“That change of mentality, … has also brought a new demand for services. Three, four, five years ago, it would have been difficult for somebody in Buenos Aires to provide a service online to someone in London or in Mexico City,” Rodríguez Cacio told the Times. “Now, because we have been accustomed to Zoom … the demand is there. It’s much more normal for someone to say, they have a good price, good quality, I don’t care if they are in Buenos Aires or London or Mexico, I’m going to work with them. That is starting right now and I believe it has come to stay.” 

At the same time, logistics (such as the advent of next-day delivery), e-commerce and fintech sectors have also exploded in the City and the wider region. Rodríguez Cacio picks out fintech company Ualá as one such success story.

Billed as “a financial technology company that removes barriers in the financial systems, creates opportunities, and enables consumers to prosper,” Ualá is decidedly “not a bank,” explained Rodríguez Cacio. 

“There’s lots of people who don’t have a credit card, they don’t have a bank account, and they are starting to have financial services for the first time in their life,” he said, highlighting that up to 40 percent of Argentina’s economy is informal. 

Not all online

Not all of investBA’s work happens online, though. PROA, a local real estate and urban development firm with over half a century of experience in the region, is one firm that entered in partnership with the agency during the pandemic.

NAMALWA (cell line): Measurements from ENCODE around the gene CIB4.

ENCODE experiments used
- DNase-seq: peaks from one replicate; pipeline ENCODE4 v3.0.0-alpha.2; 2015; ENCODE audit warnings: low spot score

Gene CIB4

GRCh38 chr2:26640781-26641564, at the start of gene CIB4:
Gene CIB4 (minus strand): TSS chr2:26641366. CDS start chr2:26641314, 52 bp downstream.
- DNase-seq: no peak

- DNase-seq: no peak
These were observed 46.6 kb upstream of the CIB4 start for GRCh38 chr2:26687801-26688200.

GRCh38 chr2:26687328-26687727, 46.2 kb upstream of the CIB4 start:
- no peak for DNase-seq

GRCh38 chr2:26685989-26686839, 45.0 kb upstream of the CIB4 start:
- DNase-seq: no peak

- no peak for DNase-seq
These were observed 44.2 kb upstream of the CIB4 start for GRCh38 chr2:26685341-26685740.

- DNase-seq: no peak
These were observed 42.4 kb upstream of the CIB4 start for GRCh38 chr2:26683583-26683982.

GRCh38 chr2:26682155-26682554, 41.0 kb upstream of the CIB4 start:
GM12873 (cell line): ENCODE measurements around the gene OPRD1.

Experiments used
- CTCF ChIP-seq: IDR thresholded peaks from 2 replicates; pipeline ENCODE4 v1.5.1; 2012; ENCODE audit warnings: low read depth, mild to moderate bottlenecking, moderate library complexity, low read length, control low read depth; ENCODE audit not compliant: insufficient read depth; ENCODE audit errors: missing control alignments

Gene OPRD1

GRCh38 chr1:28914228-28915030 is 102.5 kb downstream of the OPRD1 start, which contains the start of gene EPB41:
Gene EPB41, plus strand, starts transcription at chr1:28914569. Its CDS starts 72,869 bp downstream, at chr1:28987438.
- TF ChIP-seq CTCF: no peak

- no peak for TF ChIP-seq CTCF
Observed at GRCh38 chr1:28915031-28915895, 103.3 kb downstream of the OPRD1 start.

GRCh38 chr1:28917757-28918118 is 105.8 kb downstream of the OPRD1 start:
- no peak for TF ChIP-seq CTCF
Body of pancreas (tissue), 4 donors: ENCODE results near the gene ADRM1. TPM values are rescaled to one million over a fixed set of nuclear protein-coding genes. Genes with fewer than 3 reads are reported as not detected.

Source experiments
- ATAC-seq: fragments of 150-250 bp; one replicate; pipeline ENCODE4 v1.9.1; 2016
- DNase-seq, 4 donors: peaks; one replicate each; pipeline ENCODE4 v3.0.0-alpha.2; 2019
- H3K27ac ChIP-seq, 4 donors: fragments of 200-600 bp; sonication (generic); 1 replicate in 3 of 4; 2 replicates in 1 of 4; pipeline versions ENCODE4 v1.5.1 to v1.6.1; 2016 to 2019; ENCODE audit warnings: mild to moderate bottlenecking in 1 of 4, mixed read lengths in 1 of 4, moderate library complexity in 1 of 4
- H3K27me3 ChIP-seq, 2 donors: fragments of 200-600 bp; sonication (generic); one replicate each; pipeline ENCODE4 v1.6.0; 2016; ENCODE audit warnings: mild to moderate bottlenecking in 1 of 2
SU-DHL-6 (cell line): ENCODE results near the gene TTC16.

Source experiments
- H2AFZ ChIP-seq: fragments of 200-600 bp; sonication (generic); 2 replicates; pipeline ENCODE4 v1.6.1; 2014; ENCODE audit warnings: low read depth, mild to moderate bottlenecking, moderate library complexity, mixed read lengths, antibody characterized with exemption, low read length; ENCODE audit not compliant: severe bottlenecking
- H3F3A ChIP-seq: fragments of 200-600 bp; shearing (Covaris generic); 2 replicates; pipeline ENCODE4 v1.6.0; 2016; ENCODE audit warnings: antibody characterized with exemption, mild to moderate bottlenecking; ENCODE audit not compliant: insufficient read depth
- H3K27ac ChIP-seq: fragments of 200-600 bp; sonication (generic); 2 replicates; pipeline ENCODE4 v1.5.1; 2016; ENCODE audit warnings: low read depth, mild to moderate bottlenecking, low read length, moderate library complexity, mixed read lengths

Investing US$5 million into two residential sites, PROA sought a work permit from the City government and InvestBA stepped in to provide advice, facilitate meetings between the company and relevant government entities, coordinate paperwork and “streamline” the process. PROA President Alex Atakan said the two entities “collaborated enormously” on the project, which is still ongoing. 

“We believe that Buenos Aires is a great city due to its level of infrastructure, its services and its cultural agenda,” said Atakan in a written interview. “It is essential to have a city that accompanies the private impulse by providing financing to developers, a legal and legal framework for companies, benefits for investors, and security and services for residents who choose to live in a project of ours.”

“Our desire is to be able to work together with the City’s Government in order to integrate public and private sector, as well as ecology and nature, into our projects, encourage ecological transport and sustainable ways of life,” said Atakan, who said PROA hopes to continue to invest in Buenos Aires and abroad through a 12-year “master plan” focusing on infrastructure and social and economic development. 

Local and global

Investment isn’t all investBA does: their work to help local companies both large and small secure necessary funding abroad and develop their expansion models is the first step toward diversification and beginning the process of exporting goods and services — “connecting local talent with global opportunities,” as the agency calls it.